One of the biggest goals of the year is to build strong classroom community. We do this through collaborative artwork and play, learning to name feelings and emotions, and building empathy.We begin our year in our “nest” allowing our students to become comfortable and confident. As the year progresses and our students are ready, we will begin to do activities with other classes, which helps to build relationships outside of the classroom. When we get a student, we get the whole family.Some of the best days of our year are when we plan activities that bring the students’ families into our classroom. 

THE IMPORTANCE OF PLAY
Play is an essential part of early learning. The students are learning to share, negotiate, cooperate and communicate.It gives children the opportunity to explore, observe, take risks, be creative, and learn about themselves. As an educator, my role is to incorporate age-appropriate learning activities into hands-on play. We look at the interests of the students and where they are developmentally, and we craft provocations to scaffold on what they already know. The main goal of our classroom is to get the students excited about learning and to help them fall in love with school. Once they are excited about coming and feel comfortable, that is when the real learning begins.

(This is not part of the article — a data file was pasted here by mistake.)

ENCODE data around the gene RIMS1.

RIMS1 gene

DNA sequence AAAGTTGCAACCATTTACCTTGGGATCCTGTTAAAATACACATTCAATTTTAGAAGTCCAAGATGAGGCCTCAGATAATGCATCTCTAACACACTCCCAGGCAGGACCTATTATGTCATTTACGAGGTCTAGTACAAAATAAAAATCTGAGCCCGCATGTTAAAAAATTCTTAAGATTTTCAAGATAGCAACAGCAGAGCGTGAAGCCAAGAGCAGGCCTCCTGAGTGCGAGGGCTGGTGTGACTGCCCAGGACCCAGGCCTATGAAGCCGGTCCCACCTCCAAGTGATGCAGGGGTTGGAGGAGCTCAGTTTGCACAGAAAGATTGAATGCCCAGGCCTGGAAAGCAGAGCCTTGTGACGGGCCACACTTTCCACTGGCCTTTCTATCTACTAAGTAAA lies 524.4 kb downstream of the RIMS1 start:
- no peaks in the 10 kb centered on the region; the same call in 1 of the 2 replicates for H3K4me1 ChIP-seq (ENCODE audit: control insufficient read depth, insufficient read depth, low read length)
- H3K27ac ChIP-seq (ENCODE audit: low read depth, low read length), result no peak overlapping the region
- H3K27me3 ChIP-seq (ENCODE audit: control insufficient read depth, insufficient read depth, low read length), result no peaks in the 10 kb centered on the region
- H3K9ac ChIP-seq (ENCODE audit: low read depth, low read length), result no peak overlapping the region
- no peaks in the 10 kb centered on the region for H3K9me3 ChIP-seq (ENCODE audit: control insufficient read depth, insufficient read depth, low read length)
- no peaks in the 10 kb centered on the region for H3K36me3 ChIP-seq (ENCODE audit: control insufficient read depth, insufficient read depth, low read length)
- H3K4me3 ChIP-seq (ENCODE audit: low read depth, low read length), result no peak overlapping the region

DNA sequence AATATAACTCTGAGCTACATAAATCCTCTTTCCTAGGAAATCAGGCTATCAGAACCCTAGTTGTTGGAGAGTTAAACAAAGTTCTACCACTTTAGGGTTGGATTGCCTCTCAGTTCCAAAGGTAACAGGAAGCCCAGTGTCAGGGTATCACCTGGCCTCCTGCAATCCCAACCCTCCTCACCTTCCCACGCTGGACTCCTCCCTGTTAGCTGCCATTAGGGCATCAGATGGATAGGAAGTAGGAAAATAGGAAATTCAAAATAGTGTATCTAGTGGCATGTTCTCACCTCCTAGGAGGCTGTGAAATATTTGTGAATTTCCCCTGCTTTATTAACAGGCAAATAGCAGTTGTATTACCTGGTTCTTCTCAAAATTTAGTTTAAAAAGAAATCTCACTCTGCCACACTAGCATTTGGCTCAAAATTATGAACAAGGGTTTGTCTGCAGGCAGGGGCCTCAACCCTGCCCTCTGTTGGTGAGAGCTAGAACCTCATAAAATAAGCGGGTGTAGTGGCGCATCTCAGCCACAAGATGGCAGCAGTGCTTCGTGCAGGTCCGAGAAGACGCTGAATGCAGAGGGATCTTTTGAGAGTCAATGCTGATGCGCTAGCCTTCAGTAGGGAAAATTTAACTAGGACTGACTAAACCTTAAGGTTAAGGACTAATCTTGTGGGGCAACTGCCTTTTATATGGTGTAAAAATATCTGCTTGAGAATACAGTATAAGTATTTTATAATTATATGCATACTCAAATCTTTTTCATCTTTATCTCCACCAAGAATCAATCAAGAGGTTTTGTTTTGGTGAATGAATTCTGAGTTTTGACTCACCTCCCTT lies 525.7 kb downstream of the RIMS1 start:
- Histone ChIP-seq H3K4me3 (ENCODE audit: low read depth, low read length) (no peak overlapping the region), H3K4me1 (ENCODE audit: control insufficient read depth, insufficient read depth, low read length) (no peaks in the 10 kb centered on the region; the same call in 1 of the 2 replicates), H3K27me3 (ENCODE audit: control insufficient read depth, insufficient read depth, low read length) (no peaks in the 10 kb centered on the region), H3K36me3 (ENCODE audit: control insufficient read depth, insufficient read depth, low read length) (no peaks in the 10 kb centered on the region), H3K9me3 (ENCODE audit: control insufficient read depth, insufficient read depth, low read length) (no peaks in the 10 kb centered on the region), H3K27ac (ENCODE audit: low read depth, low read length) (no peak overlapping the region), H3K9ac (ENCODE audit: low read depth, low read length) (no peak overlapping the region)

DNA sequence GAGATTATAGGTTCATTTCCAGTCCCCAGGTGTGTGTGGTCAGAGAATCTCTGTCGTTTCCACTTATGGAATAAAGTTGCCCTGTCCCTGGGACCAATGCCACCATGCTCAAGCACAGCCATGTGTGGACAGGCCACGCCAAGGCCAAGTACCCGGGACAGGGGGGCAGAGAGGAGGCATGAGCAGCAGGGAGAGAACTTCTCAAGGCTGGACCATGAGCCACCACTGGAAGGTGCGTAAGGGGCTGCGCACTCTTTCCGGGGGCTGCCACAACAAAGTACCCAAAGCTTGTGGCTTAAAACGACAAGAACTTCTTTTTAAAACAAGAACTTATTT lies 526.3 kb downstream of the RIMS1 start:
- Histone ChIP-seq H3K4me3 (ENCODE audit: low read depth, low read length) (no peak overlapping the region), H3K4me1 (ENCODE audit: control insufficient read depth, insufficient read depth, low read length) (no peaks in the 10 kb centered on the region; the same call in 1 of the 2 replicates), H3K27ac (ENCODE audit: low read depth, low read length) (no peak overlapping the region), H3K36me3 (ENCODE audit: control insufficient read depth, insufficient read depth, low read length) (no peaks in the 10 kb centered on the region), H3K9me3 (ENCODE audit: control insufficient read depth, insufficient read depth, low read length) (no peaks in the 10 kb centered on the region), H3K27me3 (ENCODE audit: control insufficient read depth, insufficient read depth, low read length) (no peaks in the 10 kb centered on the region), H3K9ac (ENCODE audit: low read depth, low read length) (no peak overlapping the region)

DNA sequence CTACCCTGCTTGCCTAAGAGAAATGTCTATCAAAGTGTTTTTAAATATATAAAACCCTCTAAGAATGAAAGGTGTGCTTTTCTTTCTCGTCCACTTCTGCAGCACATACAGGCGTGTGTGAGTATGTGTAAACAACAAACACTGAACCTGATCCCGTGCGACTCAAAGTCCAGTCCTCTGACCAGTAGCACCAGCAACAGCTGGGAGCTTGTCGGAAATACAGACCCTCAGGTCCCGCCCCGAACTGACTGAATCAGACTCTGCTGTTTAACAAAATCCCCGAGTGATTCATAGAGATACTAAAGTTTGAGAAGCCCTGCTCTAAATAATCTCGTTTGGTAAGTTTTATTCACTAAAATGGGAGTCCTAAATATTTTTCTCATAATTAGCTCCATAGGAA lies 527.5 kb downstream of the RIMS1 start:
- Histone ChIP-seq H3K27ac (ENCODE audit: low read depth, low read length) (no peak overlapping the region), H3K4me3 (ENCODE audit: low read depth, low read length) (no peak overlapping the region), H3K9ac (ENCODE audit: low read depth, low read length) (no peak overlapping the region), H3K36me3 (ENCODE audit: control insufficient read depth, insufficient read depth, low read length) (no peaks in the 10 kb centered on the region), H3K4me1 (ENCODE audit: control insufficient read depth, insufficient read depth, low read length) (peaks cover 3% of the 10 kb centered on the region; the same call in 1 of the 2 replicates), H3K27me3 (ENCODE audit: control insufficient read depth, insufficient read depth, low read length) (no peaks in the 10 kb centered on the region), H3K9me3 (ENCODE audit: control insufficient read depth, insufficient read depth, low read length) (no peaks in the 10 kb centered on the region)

EDUCATIONAL PHILOSOPHY
“The child is the curriculum.” – Sally HaugheyToby Garlitz

Creating the Culture
of the Classroom

Over the first six weeks the primary focus of all GCS classrooms is to set up the structures and behavioral atmosphere needed to create the ideal learning environment for all students. Students co-create this environment so that they feel safe to voice their concerns and needs, clear in their understanding of behavioral and academic expectations and inspired to learn and grow as a valued member of a real community. Click on the links below on the right for details.